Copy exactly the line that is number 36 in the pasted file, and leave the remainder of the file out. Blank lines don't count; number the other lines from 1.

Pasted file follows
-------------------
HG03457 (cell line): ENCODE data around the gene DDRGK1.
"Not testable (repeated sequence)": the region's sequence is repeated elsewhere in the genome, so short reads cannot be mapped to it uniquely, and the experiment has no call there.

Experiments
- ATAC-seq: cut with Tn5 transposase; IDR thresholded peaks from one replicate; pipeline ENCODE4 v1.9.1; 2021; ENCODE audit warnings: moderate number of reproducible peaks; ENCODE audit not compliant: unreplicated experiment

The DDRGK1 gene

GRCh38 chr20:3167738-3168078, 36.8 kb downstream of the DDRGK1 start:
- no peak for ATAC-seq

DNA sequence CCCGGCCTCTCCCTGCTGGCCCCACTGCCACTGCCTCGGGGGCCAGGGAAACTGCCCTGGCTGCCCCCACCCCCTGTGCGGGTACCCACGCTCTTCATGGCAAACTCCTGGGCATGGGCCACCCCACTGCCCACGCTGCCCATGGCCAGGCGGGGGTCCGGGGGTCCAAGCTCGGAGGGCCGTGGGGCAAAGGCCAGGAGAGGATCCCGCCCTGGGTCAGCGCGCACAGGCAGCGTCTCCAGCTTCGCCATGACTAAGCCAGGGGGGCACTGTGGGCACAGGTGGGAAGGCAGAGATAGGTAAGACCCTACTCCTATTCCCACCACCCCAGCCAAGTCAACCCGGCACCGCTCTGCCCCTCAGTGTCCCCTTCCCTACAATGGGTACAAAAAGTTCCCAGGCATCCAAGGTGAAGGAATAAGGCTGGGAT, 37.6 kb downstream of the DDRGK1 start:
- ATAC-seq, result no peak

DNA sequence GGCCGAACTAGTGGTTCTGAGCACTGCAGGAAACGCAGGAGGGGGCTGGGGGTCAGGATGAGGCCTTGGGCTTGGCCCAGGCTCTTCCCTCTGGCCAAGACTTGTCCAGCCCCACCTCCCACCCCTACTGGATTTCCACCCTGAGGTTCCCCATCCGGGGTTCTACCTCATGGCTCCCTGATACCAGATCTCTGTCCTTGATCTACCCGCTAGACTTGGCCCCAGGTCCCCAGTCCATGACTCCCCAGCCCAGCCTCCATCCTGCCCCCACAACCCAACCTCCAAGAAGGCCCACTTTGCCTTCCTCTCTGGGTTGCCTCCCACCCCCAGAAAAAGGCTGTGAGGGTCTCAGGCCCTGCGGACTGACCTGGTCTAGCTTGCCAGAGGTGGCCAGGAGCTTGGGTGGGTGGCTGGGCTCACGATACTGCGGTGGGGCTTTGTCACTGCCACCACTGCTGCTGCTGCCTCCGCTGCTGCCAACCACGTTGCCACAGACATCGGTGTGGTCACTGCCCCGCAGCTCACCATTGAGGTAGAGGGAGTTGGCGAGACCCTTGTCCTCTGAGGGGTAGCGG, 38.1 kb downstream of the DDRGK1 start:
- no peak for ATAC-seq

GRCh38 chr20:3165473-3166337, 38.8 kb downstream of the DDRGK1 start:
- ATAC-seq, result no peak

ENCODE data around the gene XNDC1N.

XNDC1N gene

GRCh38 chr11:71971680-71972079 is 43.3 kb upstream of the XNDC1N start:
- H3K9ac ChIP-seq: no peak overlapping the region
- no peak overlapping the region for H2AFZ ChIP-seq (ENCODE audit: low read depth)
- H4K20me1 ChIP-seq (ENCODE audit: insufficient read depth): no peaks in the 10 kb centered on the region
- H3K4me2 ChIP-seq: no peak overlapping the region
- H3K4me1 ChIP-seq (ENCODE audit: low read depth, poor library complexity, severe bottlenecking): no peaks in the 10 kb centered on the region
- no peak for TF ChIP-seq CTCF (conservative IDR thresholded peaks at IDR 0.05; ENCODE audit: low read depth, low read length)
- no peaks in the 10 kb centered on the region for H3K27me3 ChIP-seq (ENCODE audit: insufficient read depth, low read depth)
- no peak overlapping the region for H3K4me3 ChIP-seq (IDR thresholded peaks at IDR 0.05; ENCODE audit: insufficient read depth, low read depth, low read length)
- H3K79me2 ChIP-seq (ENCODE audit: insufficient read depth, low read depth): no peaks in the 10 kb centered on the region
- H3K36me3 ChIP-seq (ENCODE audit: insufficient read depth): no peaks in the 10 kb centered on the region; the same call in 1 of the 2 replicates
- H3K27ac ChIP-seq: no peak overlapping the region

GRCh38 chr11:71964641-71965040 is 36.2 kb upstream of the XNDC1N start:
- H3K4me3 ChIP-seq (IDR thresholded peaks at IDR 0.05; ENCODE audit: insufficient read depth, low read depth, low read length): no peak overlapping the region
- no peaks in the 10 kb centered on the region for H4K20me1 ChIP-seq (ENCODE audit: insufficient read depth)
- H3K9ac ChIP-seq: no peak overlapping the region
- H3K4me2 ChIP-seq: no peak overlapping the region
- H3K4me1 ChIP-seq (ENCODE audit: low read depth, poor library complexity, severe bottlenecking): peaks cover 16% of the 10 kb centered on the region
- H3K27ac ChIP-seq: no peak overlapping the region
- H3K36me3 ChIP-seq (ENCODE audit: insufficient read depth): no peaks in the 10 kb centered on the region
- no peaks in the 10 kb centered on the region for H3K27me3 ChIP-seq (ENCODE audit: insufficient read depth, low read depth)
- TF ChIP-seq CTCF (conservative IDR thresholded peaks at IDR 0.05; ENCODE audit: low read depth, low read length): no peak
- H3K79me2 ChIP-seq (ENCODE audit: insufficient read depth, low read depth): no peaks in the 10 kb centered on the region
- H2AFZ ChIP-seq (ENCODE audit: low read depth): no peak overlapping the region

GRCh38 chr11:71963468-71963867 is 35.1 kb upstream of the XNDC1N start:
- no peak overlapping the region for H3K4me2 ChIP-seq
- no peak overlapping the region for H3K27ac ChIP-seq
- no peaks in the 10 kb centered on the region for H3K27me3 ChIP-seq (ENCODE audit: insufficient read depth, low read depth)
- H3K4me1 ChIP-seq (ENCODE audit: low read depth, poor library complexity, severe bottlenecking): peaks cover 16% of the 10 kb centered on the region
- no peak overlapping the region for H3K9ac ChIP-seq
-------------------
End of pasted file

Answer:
- no peaks in the 10 kb centered on the region for H3K27me3 ChIP-seq (ENCODE audit: insufficient read depth, low read depth)